Your Sales Cycle as an Artist

by Carolyn Edlund

You’ve probably seen them – paintings and other works of art listed online that are $5,000, $10,000, $20,000 or more. And next to them, a “Buy” button. You may have thought, “Does anybody actually ever put those expensive things into a shopping cart and buy them online?”

 

Stacked Creek Stones

Artist credit: “Stacked Creek Stones” by Judith HeartSong

 

Not very likely. Although I am very much in favor of artists listing their prices online, I know that these items and their availability don’t really translate into “click and buy.”

Those works of arts with their high prices are usually just the beginning of the conversation. This is the start of the “sales cycle” where potential buyers will be identified, qualified, and where the artist will enter into communications with the customer to move the sale along.

Letting the public know your prices means they can either self-select out of your pool of prospective buyers, or they will have key information that your price is affordable for them, and that will help move them on to the next stage in the sales cycle.

Some sales cycles are short. You exhibit at an art or craft fair, and a customer comes into your booth. They see something they like, say a handmade necklace. They love it, try it on, and buy it. Is your part over after you wrap up their purchase? Actually, no – because you will be getting their contact information so that you can stay in touch and make other sales to them in the future and start another cycle with the same customer. A sales cycle that will then be shortened because they have already purchased from you, and the second sale is usually easier.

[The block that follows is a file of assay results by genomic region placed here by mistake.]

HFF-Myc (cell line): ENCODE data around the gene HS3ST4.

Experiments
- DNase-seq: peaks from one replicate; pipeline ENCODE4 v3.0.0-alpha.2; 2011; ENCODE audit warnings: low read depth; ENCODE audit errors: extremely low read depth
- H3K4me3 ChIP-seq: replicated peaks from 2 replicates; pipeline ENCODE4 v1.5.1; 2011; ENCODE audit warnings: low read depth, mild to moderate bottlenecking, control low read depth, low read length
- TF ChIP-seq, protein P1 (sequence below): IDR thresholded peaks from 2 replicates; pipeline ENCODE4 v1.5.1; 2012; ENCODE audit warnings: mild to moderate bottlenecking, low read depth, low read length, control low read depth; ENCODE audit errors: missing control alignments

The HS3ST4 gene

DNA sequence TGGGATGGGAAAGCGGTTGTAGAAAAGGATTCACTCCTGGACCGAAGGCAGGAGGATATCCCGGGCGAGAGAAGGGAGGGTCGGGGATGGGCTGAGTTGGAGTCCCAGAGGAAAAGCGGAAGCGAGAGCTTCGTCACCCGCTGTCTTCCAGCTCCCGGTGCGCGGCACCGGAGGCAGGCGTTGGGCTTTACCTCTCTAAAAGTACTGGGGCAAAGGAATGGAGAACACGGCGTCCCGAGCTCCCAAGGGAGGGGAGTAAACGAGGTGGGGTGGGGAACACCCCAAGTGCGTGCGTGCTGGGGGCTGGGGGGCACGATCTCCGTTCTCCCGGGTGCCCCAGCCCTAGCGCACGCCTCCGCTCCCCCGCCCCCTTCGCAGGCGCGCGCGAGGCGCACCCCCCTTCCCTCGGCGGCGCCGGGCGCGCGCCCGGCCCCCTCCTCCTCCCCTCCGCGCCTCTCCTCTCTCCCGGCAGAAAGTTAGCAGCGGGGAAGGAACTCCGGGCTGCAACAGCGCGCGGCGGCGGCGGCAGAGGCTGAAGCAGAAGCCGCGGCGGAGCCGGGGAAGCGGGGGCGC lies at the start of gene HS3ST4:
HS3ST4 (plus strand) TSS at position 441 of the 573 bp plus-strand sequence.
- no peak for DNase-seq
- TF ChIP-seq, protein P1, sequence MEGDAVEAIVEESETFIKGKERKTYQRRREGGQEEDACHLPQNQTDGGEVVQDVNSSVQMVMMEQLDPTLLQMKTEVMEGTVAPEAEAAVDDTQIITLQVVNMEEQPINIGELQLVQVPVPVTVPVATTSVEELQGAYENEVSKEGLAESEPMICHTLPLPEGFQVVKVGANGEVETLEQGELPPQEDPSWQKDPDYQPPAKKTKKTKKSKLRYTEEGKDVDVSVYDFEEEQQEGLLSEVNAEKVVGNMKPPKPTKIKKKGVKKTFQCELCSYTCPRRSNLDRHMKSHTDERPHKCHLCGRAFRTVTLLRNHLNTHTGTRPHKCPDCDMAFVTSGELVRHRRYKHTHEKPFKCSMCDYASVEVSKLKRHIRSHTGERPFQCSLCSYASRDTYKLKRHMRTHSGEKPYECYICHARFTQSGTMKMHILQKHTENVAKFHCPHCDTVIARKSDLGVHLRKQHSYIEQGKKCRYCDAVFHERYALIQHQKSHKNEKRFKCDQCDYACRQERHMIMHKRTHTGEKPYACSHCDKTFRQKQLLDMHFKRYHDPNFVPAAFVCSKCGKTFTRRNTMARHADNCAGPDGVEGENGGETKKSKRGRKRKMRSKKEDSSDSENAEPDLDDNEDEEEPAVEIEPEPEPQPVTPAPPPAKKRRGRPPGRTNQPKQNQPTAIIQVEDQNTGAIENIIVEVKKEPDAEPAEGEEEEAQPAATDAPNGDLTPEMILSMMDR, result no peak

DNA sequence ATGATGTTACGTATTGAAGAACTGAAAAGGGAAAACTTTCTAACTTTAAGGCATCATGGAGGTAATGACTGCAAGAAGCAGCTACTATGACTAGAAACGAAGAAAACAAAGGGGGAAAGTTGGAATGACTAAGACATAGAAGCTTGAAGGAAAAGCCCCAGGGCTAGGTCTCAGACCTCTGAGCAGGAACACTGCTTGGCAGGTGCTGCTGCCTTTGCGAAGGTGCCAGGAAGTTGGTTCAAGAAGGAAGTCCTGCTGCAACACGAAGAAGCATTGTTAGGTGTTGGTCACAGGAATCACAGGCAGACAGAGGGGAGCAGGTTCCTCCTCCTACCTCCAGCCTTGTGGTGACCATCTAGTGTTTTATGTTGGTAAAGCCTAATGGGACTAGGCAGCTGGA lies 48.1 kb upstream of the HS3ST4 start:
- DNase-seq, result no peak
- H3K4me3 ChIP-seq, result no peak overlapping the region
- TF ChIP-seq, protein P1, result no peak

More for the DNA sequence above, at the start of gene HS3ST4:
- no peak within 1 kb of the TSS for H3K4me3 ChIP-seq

Other sales cycles are long, and some are waaaaay long. If you are a bronze sculptor and you are seeking to create large outdoor installations at universities or for public areas, you have a very different cycle, one that most likely starts with research, finding the very few prospects that are looking to commission this type of work. Presentations and negotiations can be protracted, and you must have patience. As in “the patience of Job.”

But if that is your type of art business, you will well understand how to go about finding and attracting prospective customers, and what you need to do every step along the way to move the sales cycle forward to the “close.”

Some industries have longer sales cycles because you need to become known, and seen, and remembered. These customers need to become comfortable with the fact that you have established a business that isn’t going to disappear, because they will develop a working relationship with you that endures. Artists who license their work often have a long cycle since manufacturers will be signing contracts with them that last for years, and they will need to have an ongoing relationship. Likewise, wholesale buyers often need to see the artist and their work several times before even considering a purchase for their store or gallery.